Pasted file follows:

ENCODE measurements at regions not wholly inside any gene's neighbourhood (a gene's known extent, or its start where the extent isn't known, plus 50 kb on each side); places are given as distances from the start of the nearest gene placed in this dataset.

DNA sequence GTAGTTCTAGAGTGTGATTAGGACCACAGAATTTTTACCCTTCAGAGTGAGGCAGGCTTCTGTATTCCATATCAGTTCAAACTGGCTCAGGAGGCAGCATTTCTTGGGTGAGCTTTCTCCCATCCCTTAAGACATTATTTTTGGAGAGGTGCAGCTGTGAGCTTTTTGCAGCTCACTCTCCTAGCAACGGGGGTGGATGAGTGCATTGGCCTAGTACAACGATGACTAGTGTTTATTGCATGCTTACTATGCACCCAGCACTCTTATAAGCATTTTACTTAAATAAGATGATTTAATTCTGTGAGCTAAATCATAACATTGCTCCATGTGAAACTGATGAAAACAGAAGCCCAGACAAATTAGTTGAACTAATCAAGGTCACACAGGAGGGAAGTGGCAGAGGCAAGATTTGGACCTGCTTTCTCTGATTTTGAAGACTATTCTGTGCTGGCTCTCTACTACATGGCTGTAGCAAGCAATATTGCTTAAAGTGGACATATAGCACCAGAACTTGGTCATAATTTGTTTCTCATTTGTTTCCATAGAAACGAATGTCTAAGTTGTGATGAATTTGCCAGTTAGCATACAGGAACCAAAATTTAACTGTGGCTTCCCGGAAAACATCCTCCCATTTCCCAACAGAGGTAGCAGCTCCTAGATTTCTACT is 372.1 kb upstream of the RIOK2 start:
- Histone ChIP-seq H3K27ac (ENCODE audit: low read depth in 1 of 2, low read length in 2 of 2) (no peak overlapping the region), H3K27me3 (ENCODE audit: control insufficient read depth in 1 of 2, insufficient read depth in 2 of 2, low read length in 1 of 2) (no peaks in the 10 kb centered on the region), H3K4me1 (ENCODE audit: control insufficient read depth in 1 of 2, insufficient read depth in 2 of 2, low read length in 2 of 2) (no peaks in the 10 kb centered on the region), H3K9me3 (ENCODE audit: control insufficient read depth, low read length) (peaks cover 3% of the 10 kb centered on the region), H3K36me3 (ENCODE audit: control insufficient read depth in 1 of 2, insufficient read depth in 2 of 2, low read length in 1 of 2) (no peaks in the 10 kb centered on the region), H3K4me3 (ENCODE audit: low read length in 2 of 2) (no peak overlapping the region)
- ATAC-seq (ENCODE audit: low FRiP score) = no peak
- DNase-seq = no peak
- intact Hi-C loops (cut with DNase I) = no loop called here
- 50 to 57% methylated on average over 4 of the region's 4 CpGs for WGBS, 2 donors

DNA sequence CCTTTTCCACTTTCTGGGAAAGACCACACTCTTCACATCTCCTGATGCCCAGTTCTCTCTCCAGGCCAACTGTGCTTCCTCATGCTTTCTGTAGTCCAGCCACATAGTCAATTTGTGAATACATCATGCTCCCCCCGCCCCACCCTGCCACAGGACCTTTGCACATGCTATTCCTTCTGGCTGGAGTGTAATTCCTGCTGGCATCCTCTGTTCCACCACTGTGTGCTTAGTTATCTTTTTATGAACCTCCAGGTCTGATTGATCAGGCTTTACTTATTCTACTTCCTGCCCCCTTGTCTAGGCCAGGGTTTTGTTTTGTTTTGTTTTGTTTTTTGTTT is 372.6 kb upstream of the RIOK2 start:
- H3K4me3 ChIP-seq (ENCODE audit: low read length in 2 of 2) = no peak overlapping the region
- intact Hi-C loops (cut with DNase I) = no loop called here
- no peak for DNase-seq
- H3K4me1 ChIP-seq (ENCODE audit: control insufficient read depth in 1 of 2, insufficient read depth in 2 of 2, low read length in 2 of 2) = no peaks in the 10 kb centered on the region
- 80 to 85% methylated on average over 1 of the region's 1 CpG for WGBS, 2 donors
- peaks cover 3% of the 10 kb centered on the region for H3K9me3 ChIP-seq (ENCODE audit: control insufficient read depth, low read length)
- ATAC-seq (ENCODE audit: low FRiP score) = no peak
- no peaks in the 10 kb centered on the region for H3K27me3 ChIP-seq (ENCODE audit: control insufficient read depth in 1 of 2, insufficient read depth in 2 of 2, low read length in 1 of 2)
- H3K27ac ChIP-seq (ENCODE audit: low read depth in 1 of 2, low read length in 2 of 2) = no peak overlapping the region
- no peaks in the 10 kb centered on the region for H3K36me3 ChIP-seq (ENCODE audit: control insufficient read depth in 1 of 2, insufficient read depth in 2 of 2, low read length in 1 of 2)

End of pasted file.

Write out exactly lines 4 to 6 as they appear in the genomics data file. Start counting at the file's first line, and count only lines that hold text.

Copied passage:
- ATAC-seq (ENCODE audit: low FRiP score) = no peak
- DNase-seq = no peak
- intact Hi-C loops (cut with DNase I) = no loop called here